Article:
For reversal -- Chief Justice Weintraub, and Justices Heher, Oliphant, Burling, Jacobs and Francis. For affirmance -- None. The opinion of the court was delivered by Jacobs, J.
These are consolidated appeals from decisions of the Board of Review which determined that the claimants were not disqualified under N.J.S.A. 43:21-5(d) from receiving unemployment compensation benefits. The appellant Westinghouse Electric Corporation and the individual claimants-respondents have entered into a stipulation which portrays the following circumstances.
In the course of a labor dispute, employees at certain Westinghouse plants struck in October 1955 and caused stoppages of work. The striking employees were members of unions which had collective bargaining agreements with Westinghouse. In March and April 1956 the labor dispute and the work stoppages were terminated. The striking employees with whom we are concerned on this appeal (including claimants standing in the same position under
N.J.S.A. 43:21-5(d)) took temporary employment elsewhere during the strike. Some of them had substantial periods of work with other employers, others had very short periods of work during the Christmas season in 1955 with department stores and express companies, and still others "shaped up" daily at breweries and other places of employment. None of the claimants resigned from Westinghouse or surrendered the right to return to work for Westinghouse upon termination of the strike. They all intended to return to Westinghouse as soon as the strike ended and in fact they did so. During the strike Westinghouse advanced contributions under its Social Insurance Plan for its striking employees in order to avoid cancellation or lapse of the insurance, and tendered loans which were accepted by some of the claimants. Westinghouse also offered work to the striking employees but they rejected it because of the continuance of the strike. Neither Westinghouse nor the striking employees did anything which was designed to effect a severance of their employment relationship; and all the parties concede that there was no such severance. See Browning King Co. of N.Y. v. Local 195, 34 N.J. Super. 13, 26 (App. Div. 1955); Textile Workers Union of America v. Paris Fabric Mills, Inc., 22 N.J. Super. 381, 383 (App. Div. 1952); Jeffery-De Witt Insulator Co. v. N.L.R.B., 91 F.2d 134, 112 A.L.R. 948 (4 Cir. 1937), certiorari denied 302 U.S. 731, 58 S. Ct. 55, 82 L. Ed. 565 (1937).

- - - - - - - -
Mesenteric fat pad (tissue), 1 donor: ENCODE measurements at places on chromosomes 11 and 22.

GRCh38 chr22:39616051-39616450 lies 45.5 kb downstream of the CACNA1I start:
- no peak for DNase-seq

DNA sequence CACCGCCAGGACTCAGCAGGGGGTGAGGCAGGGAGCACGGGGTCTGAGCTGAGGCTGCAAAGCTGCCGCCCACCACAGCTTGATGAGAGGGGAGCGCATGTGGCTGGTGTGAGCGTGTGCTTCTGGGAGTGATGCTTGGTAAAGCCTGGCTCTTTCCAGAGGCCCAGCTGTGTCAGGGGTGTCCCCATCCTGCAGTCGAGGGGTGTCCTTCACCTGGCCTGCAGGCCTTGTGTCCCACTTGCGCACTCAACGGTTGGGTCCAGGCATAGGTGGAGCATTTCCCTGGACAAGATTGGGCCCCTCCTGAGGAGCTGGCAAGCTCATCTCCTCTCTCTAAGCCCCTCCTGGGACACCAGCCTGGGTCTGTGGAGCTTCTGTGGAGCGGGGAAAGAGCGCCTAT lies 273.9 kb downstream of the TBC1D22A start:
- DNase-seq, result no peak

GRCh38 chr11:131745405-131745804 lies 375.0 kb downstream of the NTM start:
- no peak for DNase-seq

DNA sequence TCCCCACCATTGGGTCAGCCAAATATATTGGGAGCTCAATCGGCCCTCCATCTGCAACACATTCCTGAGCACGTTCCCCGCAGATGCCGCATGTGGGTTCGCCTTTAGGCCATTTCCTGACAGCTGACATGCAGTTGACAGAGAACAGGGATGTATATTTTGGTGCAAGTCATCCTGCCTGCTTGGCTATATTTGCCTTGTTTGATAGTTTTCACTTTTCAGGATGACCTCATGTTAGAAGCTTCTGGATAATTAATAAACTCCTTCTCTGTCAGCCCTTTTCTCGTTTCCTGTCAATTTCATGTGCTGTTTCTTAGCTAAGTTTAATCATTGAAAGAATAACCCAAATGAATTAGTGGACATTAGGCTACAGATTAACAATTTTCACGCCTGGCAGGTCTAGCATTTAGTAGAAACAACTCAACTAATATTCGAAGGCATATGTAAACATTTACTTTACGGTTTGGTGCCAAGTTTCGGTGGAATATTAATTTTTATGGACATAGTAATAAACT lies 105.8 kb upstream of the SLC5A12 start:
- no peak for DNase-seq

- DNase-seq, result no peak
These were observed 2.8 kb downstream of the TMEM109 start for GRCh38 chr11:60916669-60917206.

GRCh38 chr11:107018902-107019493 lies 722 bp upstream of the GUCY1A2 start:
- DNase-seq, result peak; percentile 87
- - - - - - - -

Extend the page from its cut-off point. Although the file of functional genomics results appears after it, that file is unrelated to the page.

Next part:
The claimants did not seek unemployment compensation benefits from the commencement of the strike in October 1955 and acknowledged that the labor-dispute disqualification (N.J.S.A. 43:21-5(d)) precluded such benefits. But they did seek benefits for subsequent periods during which they did not work after their interim or temporary work with other employers had terminated. They contended that the disqualification was inapplicable to these subsequent periods. The Board of Review held that the disqualification did not bar benefits to claimants who had in good faith obtained work elsewhere, even though their work was only "stop-gap" in nature and was not intended to interfere with
their eventual return to Westinghouse at the end of the strike. Westinghouse appealed and advances the contention that under a proper interpretation of N.J.S.A. 43:21-5(d) disqualification of a striking employee continues during the strike notwithstanding bona fide interim or temporary employment which is not intended to sever the employment relationship at the strike-bound plant. On the other hand the claimants advance the opposing contention that under a literal interpretation of N.J.S.A. 43:21-5(d) the disqualification is inapplicable to periods of unemployment after bona fide interim or temporary employment, notwithstanding the continuance of the employment relationship at the strike-bound plant.
New Jersey's Unemployment Compensation Law was adopted in 1936. L. 1936, c. 270; R.S. 43:21-1. It designated, in section 4, those who would be eligible for benefits and, in section 5, those who would be disqualified. Paragraph (d) of section 5 contained the labor disqualification clause which now provides that an individual shall be disqualified for benefits:
"(d) For any week with respect to which it is found that his unemployment is due to a stoppage of work which exists because of a labor dispute at the factory, establishment, or other premises at which he is or was last employed; provided, that this subsection shall not apply if it is shown that:
(1) He is not participating in or financing or directly interested in the labor dispute which caused the stoppage of work; and
(2) He does not belong to a grade or class of workers of which, immediately before the commencement of the stoppage, there were members employed at the premises at which the stoppage occurs, any of whom are participating in or financing or directly interested in the dispute; provided, that if in any case in which (1) or (2) above applies separate branches of work which are commonly conducted as separate businesses in separate premises are conducted in separate departments of the same premises, each such department shall, for the purposes of this subsection, be deemed to be a separate factory, establishment, or other premises."
Through the years many unsuccessful attempts have been made to amend paragraph (d). See Ablondi v. Board of Review, 8 N.J. Super. ...